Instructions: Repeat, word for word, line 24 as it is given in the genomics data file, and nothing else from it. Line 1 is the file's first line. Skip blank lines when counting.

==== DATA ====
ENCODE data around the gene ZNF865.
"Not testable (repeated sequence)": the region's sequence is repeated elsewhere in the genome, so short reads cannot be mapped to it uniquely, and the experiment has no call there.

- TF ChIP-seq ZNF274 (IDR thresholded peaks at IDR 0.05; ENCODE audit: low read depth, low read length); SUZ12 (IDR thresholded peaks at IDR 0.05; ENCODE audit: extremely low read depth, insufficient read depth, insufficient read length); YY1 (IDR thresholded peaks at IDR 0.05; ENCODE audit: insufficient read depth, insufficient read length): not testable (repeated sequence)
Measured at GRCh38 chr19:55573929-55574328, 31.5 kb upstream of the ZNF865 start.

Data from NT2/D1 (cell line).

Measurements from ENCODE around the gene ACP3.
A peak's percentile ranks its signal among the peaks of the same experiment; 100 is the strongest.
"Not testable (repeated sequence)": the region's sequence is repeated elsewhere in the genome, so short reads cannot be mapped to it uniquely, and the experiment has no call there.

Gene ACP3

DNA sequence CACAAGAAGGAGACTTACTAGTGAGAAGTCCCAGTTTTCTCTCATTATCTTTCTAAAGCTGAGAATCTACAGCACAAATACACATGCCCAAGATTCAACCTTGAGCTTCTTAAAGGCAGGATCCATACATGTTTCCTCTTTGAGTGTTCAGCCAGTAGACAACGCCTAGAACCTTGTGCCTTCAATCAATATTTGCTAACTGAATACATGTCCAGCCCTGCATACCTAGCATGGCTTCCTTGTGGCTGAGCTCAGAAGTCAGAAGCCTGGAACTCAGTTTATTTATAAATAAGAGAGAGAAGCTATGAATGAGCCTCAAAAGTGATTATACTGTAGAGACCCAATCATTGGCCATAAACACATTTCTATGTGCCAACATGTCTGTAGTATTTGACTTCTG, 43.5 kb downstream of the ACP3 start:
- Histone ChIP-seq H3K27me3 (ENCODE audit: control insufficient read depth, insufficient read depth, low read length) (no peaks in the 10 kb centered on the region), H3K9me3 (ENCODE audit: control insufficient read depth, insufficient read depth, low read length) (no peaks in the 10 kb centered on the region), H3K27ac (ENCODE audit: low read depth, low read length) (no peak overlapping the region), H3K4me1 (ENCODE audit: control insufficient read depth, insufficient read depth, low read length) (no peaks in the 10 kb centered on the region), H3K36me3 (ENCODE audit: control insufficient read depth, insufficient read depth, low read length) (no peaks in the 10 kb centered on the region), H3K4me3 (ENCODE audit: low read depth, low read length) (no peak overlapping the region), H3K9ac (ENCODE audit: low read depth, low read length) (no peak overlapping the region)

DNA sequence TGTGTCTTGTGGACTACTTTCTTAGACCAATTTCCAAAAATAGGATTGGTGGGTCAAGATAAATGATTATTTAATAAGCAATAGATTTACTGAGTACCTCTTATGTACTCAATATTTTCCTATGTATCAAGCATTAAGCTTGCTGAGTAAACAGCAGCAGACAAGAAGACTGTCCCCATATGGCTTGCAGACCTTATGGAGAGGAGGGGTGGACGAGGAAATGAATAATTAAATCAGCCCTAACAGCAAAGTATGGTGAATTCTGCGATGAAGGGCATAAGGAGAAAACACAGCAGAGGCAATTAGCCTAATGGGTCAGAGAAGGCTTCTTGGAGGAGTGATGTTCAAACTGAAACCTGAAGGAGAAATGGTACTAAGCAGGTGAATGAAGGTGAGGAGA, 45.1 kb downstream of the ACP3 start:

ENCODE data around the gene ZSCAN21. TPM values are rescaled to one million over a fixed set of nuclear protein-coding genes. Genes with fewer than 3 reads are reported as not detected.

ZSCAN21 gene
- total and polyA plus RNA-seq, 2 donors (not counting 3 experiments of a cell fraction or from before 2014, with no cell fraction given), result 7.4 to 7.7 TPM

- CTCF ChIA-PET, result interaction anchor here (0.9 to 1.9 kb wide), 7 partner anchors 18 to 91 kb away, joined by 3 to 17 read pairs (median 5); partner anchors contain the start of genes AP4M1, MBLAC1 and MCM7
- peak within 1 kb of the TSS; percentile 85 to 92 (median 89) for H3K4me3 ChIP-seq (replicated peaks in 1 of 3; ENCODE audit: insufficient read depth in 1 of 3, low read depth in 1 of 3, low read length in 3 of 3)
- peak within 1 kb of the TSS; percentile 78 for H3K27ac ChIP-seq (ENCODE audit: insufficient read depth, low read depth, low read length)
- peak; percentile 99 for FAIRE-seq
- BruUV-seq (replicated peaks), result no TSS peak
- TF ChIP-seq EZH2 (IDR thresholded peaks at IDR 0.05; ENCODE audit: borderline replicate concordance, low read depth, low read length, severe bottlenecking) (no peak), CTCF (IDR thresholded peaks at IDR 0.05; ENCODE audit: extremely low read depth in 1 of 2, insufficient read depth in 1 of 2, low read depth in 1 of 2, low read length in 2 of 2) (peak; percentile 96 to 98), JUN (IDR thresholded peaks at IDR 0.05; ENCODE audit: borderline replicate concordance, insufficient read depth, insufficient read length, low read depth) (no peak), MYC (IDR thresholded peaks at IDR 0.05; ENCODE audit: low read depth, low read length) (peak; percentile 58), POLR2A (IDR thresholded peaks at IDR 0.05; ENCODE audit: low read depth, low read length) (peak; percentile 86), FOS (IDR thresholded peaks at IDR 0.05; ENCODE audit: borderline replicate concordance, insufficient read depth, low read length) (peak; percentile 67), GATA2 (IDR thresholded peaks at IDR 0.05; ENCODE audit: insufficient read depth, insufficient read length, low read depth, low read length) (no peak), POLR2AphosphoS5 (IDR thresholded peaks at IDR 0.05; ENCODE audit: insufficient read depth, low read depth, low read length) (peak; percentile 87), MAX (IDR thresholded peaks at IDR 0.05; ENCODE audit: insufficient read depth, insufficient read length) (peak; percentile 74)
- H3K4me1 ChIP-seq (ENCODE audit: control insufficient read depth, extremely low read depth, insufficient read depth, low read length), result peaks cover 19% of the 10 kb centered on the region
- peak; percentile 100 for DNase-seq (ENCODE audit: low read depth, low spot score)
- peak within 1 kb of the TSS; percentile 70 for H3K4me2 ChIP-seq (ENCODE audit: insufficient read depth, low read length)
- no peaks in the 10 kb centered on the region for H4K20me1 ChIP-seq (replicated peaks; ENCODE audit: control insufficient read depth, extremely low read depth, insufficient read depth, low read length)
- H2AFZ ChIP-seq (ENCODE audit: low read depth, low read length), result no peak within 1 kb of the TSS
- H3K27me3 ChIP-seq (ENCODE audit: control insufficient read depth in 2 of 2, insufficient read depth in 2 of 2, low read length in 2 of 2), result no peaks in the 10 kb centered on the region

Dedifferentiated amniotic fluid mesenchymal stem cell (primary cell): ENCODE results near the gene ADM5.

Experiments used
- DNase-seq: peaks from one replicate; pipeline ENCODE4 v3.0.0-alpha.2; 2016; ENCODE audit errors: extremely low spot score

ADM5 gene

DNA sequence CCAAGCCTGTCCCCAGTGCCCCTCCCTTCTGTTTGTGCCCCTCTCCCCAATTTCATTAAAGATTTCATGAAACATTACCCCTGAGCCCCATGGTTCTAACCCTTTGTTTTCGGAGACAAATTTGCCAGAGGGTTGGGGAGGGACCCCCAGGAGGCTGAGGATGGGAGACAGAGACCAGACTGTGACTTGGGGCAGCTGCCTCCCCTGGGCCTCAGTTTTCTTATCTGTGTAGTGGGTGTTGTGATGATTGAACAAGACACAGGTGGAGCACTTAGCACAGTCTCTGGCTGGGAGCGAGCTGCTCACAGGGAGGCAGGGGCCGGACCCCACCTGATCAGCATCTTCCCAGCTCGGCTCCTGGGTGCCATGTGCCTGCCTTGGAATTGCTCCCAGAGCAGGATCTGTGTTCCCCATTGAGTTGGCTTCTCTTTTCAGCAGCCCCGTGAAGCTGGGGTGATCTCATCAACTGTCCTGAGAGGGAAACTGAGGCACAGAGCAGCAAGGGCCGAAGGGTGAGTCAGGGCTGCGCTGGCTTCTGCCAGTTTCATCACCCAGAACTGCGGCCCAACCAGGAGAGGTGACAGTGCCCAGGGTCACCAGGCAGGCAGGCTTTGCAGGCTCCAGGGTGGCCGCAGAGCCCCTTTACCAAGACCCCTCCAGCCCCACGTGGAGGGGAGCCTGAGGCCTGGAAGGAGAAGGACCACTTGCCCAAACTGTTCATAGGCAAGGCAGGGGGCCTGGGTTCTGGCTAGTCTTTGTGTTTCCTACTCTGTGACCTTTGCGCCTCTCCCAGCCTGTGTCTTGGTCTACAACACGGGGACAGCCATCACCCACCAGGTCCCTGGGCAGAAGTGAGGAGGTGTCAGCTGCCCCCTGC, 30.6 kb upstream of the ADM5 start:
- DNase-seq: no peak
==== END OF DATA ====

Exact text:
- peak within 1 kb of the TSS; percentile 70 for H3K4me2 ChIP-seq (ENCODE audit: insufficient read depth, low read length)